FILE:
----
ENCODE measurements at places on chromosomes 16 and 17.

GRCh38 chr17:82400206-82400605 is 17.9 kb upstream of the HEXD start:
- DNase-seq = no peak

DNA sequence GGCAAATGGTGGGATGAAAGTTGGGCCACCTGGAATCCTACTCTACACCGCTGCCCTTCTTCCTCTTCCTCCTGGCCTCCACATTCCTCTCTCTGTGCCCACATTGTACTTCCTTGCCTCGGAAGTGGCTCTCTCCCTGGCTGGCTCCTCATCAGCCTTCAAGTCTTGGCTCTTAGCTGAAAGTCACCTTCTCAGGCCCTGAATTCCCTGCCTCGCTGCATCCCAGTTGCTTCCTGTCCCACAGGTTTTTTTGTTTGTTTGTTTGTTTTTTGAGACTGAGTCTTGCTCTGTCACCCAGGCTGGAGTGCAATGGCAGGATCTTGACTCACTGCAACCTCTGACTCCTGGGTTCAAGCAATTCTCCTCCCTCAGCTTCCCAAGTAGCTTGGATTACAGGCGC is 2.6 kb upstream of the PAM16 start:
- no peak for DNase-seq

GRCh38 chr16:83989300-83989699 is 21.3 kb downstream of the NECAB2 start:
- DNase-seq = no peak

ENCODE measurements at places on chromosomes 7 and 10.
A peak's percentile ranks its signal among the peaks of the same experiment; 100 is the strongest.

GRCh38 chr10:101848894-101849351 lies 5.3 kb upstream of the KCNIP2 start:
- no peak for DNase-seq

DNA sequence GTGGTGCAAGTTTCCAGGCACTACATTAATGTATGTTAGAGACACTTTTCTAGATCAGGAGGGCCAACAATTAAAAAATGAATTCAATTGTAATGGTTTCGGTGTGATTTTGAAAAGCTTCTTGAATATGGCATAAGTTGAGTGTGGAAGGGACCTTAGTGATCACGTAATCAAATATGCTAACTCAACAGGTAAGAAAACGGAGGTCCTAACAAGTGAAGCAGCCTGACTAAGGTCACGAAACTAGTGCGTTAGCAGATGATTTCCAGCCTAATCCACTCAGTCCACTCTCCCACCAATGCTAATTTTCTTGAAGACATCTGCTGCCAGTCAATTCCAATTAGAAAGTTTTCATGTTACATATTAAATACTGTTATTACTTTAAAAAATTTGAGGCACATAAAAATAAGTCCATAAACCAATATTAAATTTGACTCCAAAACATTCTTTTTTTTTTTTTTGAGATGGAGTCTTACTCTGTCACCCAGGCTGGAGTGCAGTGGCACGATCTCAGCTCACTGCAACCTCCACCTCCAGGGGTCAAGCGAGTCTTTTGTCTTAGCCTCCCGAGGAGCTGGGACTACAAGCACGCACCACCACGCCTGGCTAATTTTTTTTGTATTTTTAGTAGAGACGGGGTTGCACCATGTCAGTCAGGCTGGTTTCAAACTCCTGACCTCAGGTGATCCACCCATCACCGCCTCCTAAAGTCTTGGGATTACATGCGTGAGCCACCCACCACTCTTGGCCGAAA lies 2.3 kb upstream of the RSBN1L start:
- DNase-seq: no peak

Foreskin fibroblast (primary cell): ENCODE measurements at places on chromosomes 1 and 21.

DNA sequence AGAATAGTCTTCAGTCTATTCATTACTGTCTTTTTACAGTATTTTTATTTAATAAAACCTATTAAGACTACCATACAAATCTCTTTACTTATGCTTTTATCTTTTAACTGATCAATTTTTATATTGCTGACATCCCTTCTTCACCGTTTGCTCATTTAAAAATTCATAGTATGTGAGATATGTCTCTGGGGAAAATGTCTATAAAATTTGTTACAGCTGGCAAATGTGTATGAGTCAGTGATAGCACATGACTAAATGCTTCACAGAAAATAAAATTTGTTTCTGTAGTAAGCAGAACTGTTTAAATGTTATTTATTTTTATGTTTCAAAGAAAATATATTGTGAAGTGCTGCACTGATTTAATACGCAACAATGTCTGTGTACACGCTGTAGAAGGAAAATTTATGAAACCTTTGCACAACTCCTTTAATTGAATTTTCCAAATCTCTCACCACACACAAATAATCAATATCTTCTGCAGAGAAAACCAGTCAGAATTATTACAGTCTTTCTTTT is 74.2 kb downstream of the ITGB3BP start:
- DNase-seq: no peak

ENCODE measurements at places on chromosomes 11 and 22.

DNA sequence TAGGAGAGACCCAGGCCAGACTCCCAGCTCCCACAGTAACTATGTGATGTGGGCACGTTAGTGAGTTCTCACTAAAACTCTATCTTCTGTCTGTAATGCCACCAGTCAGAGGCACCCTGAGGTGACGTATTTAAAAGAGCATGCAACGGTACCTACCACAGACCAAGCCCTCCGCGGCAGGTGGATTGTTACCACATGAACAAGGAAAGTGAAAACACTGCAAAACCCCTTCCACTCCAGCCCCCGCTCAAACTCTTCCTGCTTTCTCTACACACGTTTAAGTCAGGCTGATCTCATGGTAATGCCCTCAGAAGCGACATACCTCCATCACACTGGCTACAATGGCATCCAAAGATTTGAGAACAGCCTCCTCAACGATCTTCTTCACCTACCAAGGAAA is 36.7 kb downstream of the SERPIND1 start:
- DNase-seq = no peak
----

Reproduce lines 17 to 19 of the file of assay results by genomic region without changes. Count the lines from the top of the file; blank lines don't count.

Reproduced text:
ENCODE measurements at places on chromosomes 11 and 22.

DNA sequence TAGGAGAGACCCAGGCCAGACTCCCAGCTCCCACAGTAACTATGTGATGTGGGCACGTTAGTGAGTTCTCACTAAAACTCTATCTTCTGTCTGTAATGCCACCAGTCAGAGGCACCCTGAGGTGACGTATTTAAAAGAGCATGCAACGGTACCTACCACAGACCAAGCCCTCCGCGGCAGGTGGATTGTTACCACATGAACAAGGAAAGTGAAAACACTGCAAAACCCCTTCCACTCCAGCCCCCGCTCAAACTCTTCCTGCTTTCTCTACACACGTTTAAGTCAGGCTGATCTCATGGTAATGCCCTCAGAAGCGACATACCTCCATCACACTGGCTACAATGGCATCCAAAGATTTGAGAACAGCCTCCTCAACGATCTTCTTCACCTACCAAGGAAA is 36.7 kb downstream of the SERPIND1 start:
- DNase-seq = no peak